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Confusion fuels need for mediation

The Arts Council is moving in on Aosdána's Toscaireacht but nobody knows just why, or even how

Not entirely due to its own efforts, Aosdána has often been more associated with controversy and letters-page hullaballoos than its members’ artistic fruits – perhaps most darkly in 1997, after writer Francis Stuart’s horrific remark on Channel 4 that “the Jew was always the worm that got into the rose and sickened it”. Back then, at the annual Aosdána Assembly, Máire Mhac an tSaoi (backed by her voluble late husband Conor Cruise O’Brien from the public benches), failed to effect Stuart’s expulsion from the organisation, before promptly resigning herself.

Another rash of negative press broke out in 2014, some of it snippy about the comparative obscurity of many members (and the non-membership of many renowned Irish artists).  Some was in the spirit of “what do Aosdána do to earn their annual €2.7 million?” – although the famed Cnuas is no king’s ransom.  Some pieces were error-riddled and uninformed; others convulsed by loathing of Aosdána’s exclusive, self-electing nature and its easily-ridiculed bardic pretensions and the orotundity of its Gaelic nomenclature. This was the case with Village’s Kevin Kiely piece. Mannix Flynn made rather technical arguments about democratic deficits in Aosdána’s selection of its Saoithe (or “wise ones”). Most disconcertingly, an FoI request from the Sunday Times led to a great deal of personal and financial information being released by the Arts Council (with some members given a chance to redact), although in the end, very little was published.

Aosdána’s very gestation is deeply contested.  Brian Kennedy’s surprisingly engaging Arts Council-funded history of the Arts Council, ‘Dreams and Responsibilities’ (1990) recounts how, back in 1980, when most artists worked part-time or in penury (despite Charles J Haughey artists’ tax exemption under the 1969 Finance Act), an Arts Council report moved Haughey to consult his arts advisor, the late Anthony Cronin.  According to Kennedy, the first suggestion came from the Arts Council, then headed by Colm Ó Briain, to extend the old Ciste Cholmcille annuity for destitute artists to deserving working artists. Haughey told the Arts Council he wanted established artists to be spared demeaning annual applications for assistance.  Ó Briain proposed to Cronin a rolling-funding scheme called An Torc for 100 creative artists; Cronin suggested 150.  Haughey took ownership and ran with it.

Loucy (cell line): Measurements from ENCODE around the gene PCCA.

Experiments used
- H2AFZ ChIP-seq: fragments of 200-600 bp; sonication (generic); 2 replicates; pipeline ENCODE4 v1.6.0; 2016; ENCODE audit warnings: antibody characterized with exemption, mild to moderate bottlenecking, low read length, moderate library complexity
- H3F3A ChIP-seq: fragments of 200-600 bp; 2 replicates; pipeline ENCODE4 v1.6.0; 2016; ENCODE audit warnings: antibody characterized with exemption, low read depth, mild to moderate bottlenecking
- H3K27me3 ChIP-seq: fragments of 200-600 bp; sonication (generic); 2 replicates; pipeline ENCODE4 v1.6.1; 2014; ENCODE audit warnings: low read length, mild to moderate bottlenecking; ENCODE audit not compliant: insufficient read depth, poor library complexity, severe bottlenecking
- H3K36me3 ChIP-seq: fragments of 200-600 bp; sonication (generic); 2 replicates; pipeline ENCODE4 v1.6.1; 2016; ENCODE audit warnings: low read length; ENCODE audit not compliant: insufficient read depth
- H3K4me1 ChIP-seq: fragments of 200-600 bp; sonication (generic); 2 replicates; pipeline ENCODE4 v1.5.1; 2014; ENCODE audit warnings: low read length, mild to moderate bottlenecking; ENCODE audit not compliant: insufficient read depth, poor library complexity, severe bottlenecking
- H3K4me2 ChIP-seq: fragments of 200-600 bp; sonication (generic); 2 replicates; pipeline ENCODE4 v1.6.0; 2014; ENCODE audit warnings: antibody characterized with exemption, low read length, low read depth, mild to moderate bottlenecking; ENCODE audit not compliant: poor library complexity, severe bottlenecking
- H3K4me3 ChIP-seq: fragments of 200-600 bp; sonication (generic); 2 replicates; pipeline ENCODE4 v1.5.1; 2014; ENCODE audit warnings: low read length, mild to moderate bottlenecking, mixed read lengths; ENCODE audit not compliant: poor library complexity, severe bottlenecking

Kennedy contends the Arts Council then developed the proposal into “an affiliation of artists” to honour those who “had made an outstanding contribution to the arts”, and to help them devote their energies fully to their art.  Free from political interference, the new Aosdána (the name suggested by Arts Council member Máire de Paor) would be self-governing through its elected administrative body, the Toscaireacht; while distinguished members could be selected as Saoithe (wise ones), with a symbolic golden torc conferred upon each Saoi by the serving President of Ireland.  While election to Aosdána is a life-time honour, the Cnuas (now €17,180 annually) for five years is means-tested (members must currently earn less than €25,000 from their art, so total allowed tax-free earnings is a decent €42,180); while the Cnuas is unique in that, unlike any other Arts Council grant, Cnuas-holders must relinquish other state benefits and any gainful employment other than artistic. Yet it is not a pension, and must be-reapplied for every five years.  About 150 now receive it; while the membership limit has expanded to 250 (247 currently filled)

The Arts Council approved Aosdána in September 1980. Haughey launched it in March 1981, and the first invited 89 members were soon baptised – for Ó Briain “the culmination of six year’s work” by the Arts Council.  Yet these were volatile political times. In 1982, newspaper articles appeared suggesting Haughey wanted to eject Ó Briain from the Arts Council.  Kennedy claims Cronin approached Arts Council Chairman James White to express this, but White refused; asserting the Arts Council’s independence, which was ultimately rewarded with a healthy 25% increase in government funding.  A FG-Labour government took over in December 1982, and in April 1983, Aosdána was inaugurated at its first General Assembly, attended by Taoiseach Garret FitzGerald, along with Haughey and Jack Lynch.  Three weeks later Ó Briain resigned as Arts Council director.